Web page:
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|Born||October 9, 1954
New York City
|Died||25 November 2007 (age 53)
|Alma mater||Wesleyan University
|Philosophy of science, epistemology|
Peter Lipton (October 9, 1954 – November 25, 2007) was the Hans Rausing Professor and Head of the Department of History and Philosophy of Science at Cambridge University, and a fellow of King's College, until his unexpected death in November 2007. According to his obituary on the Cambridge web site, he was "recognized as one of the leading philosophers of science and epistemologists in the world."
Lipton was an undergraduate at Wesleyan University and a graduate student at Oxford University. Before coming to Cambridge, he taught at Clark University and Williams College. He was a member of the Nuffield Council on Bioethics and chaired the working party that produced Pharmacogenetics: Ethical Issues. He was also on the AskPhilosophers panel. In 2004, Lipton had the honour of being the Medawar Prize Lecturer of the Royal Society.
Lipton's research interests focused on the philosophy of science, including topics such as explanation, inference, testing, theory change, laws of nature, and scientific realism. Lipton's research in philosophy of science led him to do work in other related areas of philosophy; in epistemology, Lipton also investigated the philosophy of induction and testimony. Likewise in philosophy of mind Lipton researched notions of mental content and the mind-body problem.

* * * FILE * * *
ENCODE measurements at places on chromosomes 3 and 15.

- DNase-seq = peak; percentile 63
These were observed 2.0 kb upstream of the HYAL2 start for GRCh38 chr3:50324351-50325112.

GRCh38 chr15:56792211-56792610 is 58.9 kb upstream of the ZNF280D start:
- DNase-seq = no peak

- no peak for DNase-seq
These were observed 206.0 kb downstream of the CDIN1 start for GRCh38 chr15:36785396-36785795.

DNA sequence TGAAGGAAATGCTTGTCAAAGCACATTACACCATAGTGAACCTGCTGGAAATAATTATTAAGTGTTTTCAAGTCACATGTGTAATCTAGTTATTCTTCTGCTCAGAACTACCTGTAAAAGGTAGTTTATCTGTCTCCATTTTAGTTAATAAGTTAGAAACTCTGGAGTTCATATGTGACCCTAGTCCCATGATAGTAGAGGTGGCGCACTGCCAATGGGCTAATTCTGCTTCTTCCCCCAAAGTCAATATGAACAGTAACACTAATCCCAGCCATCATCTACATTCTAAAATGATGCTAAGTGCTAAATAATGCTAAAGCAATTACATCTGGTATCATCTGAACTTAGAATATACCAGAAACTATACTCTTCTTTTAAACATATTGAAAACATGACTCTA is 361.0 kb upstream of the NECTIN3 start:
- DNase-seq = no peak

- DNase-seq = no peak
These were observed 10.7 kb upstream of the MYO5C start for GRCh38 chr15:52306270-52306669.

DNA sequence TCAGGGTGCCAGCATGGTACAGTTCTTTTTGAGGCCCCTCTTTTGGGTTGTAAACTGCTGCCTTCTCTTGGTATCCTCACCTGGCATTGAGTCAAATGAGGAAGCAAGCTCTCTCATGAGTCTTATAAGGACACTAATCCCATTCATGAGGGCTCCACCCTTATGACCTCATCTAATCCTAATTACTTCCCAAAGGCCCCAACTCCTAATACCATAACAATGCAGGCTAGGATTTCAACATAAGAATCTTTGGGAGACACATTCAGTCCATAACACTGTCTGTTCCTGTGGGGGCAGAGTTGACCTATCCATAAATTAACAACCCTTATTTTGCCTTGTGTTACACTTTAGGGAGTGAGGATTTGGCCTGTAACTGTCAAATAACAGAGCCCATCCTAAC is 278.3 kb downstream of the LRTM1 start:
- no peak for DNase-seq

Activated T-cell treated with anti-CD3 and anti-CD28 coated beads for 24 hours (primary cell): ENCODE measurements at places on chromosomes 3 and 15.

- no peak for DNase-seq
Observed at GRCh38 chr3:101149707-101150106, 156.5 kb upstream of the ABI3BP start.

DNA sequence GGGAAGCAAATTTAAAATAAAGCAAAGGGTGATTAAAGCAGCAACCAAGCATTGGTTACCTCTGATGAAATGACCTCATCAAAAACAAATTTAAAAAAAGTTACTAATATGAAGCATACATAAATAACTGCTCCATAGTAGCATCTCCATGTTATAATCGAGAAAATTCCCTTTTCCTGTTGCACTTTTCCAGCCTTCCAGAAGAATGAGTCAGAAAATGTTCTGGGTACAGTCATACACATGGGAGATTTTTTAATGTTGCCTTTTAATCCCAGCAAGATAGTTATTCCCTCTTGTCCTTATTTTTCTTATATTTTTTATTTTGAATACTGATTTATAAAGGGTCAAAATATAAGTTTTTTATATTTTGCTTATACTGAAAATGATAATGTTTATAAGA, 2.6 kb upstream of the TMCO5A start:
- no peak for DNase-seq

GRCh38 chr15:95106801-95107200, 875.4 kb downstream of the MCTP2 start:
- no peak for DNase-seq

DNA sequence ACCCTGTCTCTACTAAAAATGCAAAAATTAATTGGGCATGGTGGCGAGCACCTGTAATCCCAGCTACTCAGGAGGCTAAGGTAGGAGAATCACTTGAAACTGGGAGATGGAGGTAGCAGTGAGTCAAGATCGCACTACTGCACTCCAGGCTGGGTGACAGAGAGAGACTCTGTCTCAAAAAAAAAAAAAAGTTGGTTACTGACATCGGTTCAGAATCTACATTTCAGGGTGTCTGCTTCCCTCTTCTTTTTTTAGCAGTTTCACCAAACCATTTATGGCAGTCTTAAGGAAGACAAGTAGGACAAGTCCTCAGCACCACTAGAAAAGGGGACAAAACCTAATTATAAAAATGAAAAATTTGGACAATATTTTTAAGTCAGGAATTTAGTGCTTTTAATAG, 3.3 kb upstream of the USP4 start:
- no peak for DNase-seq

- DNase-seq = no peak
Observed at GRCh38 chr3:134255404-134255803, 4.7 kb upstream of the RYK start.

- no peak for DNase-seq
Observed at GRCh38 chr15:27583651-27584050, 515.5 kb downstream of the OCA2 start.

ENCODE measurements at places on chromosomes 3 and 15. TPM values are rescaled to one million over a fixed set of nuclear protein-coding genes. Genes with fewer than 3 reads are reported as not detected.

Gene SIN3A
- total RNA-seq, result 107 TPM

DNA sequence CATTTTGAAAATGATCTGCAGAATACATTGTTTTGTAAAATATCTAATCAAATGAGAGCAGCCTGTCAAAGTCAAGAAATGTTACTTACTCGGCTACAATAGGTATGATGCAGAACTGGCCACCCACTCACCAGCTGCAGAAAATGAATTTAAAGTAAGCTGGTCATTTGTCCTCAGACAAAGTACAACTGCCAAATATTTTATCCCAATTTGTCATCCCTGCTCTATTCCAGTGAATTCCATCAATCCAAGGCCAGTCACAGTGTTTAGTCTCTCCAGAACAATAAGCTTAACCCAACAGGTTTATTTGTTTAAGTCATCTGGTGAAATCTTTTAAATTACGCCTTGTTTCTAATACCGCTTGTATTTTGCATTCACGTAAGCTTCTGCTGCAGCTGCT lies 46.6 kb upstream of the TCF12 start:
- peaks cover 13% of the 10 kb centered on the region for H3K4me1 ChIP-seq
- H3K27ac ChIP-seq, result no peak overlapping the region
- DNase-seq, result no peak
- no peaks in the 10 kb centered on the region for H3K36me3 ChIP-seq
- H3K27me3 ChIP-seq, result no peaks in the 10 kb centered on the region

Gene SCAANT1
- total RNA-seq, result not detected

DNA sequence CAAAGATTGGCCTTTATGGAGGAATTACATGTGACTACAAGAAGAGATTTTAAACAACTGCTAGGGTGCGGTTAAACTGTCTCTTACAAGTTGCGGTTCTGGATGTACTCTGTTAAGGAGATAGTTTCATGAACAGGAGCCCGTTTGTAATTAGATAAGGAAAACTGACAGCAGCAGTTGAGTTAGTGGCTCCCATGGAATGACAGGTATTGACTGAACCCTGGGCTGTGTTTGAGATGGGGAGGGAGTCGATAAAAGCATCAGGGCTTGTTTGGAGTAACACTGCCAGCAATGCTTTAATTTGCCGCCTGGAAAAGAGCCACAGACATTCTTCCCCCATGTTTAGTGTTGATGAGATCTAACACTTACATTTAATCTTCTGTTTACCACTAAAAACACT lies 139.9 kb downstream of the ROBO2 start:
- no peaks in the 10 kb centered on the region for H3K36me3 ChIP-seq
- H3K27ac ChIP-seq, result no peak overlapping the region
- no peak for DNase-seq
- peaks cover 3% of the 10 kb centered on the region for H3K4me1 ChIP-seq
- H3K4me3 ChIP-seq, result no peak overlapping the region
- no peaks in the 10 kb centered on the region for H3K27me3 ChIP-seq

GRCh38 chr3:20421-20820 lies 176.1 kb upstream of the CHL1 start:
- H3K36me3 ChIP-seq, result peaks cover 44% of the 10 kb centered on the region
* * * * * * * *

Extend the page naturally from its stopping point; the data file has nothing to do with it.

He was a member of the Nuffield Council on Bioethics (2003–2007).
Lipton lived with his wife Diana and two sons Jonah and Jacob. He was a self-confessed "religious atheist"; he held that he could follow the customs and culture of a Jewish lifestyle, and use the teachings of Judaism to help him tackle moral problems in life, without simultaneously believing in the metaphysics of such a religion (such as the existence of God).
On 25 November 2007, Lipton suffered a fatal heart attack after playing a game of squash. He was succeeded in his capacity as Head of Department of History and Philosophy of Science at the University of Cambridge by Professor John Forrester.
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